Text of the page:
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Aboriginal Legal Service welcomes internal Labor pressure against Premier's efforts to put more children in jail


Friday 22 March 2024

NSW Labor lawyers and senior leaders, including Inner West Mayor Darcy Byrne are furious over the new laws that will put more children in jail.

"The Aboriginal Legal Service welcomes the advocacy of Labor lawyers who know these new laws will be a disaster for regional NSW and for the Labor Party. This internal opposition shows that while the Bill has passed, the fight to rectify these dangerous laws is far from over," says Aboriginal Legal Service NSW/ACT CEO Karly Warner.

In an open letter to the State Parliamentary Labor Party, New South Wales Society of Labor Lawyers say the Bail and Crimes Amendment Bill is "not fit for purpose" and "is a band-aid solution, likely to lead to the incarceration of particularly vulnerable groups in our society, which will further entrench criminality in regional communities and strain our criminal justice and prison system."

The full open letter is below and also linked here: https://assets.nationbuilder.com/nswlaborlawyers/pages/1394/attachments/original/1711003919/240321_Open_Letter_to_SPLP_re_Bail_Amendments.pdf?1711003919 




Media contact: Catalina Casar, [email protected], 0421 547 759


21 March 2024

State Parliamentary Labor Party 

Parliament of New South Wales 

Macquarie Street Sydney NSW 2000 

By email 

Dear Member,

Open Letter regarding SPLP Bail Law Amendments 

We refer to the Bail and Crimes Amendment Bill 2024 (the Bill) which requires a bail authority to have a high degree of confidence that a young person will not commit a serious indictable offence prior to granting bail.  

We do not seek to repeat comments made by many legal organisations in the past week. However, we note if the intention of the State Parliamentary Party (SPLP) was to reduce crime in regional communities, the present reforms are not fit for purpose. The effect of the new reforms will be to detain young people en masse given the unprecedented high bar for granting bail. It is a band-aid solution, likely to lead to the incarceration of particularly vulnerable groups in our society, which will further entrench criminality in regional communities and strain our criminal justice and prison system. While the reforms come with promises of safer communities, the effect will be a short-term sugar hit for regional communities at the expense of long-term safety. This Bill represents a conflict between best intentions, which we know the SPLP has for regional communities, and practical outcomes, which will not be achieved by this proposed solution.  

Article 37(b) of the Convention on the Rights of the Child, which Australia has ratified, provides:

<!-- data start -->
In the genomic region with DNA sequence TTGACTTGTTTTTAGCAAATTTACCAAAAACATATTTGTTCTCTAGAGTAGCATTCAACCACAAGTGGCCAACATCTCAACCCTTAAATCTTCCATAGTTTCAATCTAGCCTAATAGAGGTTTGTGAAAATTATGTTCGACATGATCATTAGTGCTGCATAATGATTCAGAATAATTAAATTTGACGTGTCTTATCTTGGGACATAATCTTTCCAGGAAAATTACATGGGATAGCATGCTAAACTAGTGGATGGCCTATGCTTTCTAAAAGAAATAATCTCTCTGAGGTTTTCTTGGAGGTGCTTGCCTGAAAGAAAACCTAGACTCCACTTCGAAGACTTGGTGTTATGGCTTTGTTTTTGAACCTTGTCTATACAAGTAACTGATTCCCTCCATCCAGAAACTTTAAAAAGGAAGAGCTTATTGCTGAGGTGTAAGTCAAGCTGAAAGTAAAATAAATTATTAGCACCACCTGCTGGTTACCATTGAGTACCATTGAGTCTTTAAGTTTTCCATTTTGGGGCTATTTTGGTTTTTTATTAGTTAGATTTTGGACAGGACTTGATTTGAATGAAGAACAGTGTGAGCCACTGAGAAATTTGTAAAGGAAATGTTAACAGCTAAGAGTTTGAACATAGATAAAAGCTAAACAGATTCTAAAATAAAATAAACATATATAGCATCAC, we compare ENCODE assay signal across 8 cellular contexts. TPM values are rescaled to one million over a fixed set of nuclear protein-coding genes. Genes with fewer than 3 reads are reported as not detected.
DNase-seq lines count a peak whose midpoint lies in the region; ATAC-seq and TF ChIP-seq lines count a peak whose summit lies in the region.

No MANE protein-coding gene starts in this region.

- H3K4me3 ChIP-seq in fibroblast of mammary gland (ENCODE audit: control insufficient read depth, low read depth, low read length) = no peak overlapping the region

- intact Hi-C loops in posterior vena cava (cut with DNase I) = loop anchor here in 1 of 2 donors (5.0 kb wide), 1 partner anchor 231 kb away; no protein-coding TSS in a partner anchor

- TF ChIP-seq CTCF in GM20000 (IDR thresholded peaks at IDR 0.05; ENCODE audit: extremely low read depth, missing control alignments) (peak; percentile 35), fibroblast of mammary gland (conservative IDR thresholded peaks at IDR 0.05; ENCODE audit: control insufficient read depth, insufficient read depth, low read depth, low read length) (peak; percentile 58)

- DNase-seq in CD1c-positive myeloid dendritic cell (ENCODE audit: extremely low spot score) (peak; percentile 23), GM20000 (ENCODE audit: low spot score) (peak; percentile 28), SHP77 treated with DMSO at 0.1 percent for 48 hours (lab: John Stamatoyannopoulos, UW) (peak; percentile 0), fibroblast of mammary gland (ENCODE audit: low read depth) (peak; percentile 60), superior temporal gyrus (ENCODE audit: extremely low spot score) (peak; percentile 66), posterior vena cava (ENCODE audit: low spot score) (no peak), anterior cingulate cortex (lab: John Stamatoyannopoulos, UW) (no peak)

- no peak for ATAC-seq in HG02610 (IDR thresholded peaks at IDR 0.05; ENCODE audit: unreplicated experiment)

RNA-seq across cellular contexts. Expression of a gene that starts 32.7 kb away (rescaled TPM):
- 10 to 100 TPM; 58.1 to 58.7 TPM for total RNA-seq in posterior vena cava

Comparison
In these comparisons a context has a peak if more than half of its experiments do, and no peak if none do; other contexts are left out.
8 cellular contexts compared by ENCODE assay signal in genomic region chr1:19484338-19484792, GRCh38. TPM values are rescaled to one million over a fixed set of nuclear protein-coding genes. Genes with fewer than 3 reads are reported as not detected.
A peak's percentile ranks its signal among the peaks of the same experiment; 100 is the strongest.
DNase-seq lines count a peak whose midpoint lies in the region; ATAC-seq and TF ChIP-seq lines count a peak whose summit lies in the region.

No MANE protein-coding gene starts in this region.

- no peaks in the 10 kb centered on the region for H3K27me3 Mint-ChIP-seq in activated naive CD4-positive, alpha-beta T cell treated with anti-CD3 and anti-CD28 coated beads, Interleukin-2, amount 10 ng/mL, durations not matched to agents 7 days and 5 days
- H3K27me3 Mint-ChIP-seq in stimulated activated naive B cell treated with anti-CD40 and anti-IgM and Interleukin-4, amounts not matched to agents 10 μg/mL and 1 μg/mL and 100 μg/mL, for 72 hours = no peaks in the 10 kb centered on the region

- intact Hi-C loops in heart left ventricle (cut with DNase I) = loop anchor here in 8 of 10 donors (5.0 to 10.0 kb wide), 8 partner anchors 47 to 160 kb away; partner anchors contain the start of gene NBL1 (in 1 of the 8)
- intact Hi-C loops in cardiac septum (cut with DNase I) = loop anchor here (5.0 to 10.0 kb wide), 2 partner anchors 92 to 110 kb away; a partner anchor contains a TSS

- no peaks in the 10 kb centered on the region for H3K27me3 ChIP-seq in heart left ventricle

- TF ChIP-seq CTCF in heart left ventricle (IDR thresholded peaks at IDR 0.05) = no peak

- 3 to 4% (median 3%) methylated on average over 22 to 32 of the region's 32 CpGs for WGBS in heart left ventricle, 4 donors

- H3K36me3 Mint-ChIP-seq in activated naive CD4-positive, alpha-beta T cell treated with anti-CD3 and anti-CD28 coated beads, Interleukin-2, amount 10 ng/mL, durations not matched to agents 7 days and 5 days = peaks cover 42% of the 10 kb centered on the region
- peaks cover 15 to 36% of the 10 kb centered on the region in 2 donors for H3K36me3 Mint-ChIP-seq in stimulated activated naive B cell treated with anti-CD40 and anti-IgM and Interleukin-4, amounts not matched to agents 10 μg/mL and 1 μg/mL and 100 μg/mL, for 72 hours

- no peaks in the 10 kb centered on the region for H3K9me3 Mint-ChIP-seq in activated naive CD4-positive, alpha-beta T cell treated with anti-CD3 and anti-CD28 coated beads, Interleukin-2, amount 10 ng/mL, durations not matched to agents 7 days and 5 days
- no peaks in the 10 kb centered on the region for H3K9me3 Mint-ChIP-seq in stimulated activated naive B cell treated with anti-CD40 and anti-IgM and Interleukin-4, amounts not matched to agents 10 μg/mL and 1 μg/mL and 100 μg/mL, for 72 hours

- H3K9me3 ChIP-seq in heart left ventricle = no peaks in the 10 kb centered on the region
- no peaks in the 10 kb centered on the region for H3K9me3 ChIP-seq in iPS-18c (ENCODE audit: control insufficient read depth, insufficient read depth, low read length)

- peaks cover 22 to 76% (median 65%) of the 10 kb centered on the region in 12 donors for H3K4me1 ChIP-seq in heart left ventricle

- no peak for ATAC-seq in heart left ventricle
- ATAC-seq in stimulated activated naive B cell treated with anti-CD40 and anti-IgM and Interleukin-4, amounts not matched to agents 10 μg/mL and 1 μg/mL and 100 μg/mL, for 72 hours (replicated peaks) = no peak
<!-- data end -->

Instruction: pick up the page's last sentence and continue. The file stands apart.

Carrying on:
No child shall be deprived of his or her liberty unlawfully or arbitrarily. The arrest, detention or imprisonment of a child shall be in conformity with the law and shall be used only as a measure of last resort and for the shortest appropriate period of time. 

It is difficult for the Society to see how that principle, which is binding on all Australian legislatures under international law, is being respected when this Bill is likely to lead to a child being more likely to be imprisoned on remand than an adult in the same circumstances. 

Additionally, the Society notes recent comments that the SPLP does not support a longrunning campaign to raise the age of criminal responsibility in New South Wales. This new position is directly contrary to the support in principle position that the NSW Labor Conference extended to the raise the age campaign at the 2022 Annual Conference. It is not clear on what basis the SPLP seeks to diverge from an adopted conference position but given the significant divergence it should be explained to members why the SPLP is not complying with conference positions. 

On behalf of its members, the Society urges the SPLP to reconsider the Bill and direct attention to measures that will actually reduce the incidence of criminality in regional communities in the long term, such as the commendable resources given to Moree and regional crime initiatives in the last week. The present Bill is, in our view, likely to only increase criminality and strain regional criminal justice systems in the long term at little benefit to regional communities.  

Please contact the Society at [email protected] if you would like to discuss.

Yours faithfully,  

NSW Society of Labor Lawyers


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